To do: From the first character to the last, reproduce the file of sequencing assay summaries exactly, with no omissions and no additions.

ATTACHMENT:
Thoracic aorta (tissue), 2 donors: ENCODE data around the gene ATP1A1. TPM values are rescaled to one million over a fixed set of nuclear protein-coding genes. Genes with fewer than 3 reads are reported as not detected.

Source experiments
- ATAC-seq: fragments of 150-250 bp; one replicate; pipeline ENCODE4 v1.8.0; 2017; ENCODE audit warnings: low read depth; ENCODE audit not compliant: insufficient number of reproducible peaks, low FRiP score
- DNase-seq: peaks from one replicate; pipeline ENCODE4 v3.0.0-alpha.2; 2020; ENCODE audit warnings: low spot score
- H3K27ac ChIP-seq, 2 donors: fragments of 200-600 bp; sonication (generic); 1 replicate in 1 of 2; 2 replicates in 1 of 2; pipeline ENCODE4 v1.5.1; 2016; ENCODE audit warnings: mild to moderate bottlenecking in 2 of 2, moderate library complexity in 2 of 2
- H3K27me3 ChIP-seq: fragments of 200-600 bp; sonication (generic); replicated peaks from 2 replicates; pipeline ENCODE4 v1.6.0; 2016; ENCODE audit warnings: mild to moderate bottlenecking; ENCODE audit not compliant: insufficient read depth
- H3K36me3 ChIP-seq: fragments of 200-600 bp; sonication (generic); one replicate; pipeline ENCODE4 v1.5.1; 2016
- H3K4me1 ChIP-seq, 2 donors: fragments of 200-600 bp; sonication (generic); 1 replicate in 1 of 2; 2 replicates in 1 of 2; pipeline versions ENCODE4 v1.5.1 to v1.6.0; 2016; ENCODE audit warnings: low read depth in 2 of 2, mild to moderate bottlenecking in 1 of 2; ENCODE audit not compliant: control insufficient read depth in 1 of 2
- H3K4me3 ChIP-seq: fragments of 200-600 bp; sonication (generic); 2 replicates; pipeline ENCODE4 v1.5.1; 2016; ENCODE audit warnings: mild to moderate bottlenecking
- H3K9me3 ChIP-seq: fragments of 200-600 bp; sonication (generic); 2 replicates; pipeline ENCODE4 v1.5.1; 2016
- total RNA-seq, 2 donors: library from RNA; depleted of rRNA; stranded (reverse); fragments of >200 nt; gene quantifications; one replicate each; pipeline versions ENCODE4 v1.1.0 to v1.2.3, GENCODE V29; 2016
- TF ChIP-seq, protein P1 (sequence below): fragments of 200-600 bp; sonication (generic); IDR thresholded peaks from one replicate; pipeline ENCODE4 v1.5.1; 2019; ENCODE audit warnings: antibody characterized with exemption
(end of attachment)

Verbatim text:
Thoracic aorta (tissue), 2 donors: ENCODE data around the gene ATP1A1. TPM values are rescaled to one million over a fixed set of nuclear protein-coding genes. Genes with fewer than 3 reads are reported as not detected.

Source experiments
- ATAC-seq: fragments of 150-250 bp; one replicate; pipeline ENCODE4 v1.8.0; 2017; ENCODE audit warnings: low read depth; ENCODE audit not compliant: insufficient number of reproducible peaks, low FRiP score
- DNase-seq: peaks from one replicate; pipeline ENCODE4 v3.0.0-alpha.2; 2020; ENCODE audit warnings: low spot score
- H3K27ac ChIP-seq, 2 donors: fragments of 200-600 bp; sonication (generic); 1 replicate in 1 of 2; 2 replicates in 1 of 2; pipeline ENCODE4 v1.5.1; 2016; ENCODE audit warnings: mild to moderate bottlenecking in 2 of 2, moderate library complexity in 2 of 2
- H3K27me3 ChIP-seq: fragments of 200-600 bp; sonication (generic); replicated peaks from 2 replicates; pipeline ENCODE4 v1.6.0; 2016; ENCODE audit warnings: mild to moderate bottlenecking; ENCODE audit not compliant: insufficient read depth
- H3K36me3 ChIP-seq: fragments of 200-600 bp; sonication (generic); one replicate; pipeline ENCODE4 v1.5.1; 2016
- H3K4me1 ChIP-seq, 2 donors: fragments of 200-600 bp; sonication (generic); 1 replicate in 1 of 2; 2 replicates in 1 of 2; pipeline versions ENCODE4 v1.5.1 to v1.6.0; 2016; ENCODE audit warnings: low read depth in 2 of 2, mild to moderate bottlenecking in 1 of 2; ENCODE audit not compliant: control insufficient read depth in 1 of 2
- H3K4me3 ChIP-seq: fragments of 200-600 bp; sonication (generic); 2 replicates; pipeline ENCODE4 v1.5.1; 2016; ENCODE audit warnings: mild to moderate bottlenecking
- H3K9me3 ChIP-seq: fragments of 200-600 bp; sonication (generic); 2 replicates; pipeline ENCODE4 v1.5.1; 2016
- total RNA-seq, 2 donors: library from RNA; depleted of rRNA; stranded (reverse); fragments of >200 nt; gene quantifications; one replicate each; pipeline versions ENCODE4 v1.1.0 to v1.2.3, GENCODE V29; 2016
- TF ChIP-seq, protein P1 (sequence below): fragments of 200-600 bp; sonication (generic); IDR thresholded peaks from one replicate; pipeline ENCODE4 v1.5.1; 2019; ENCODE audit warnings: antibody characterized with exemption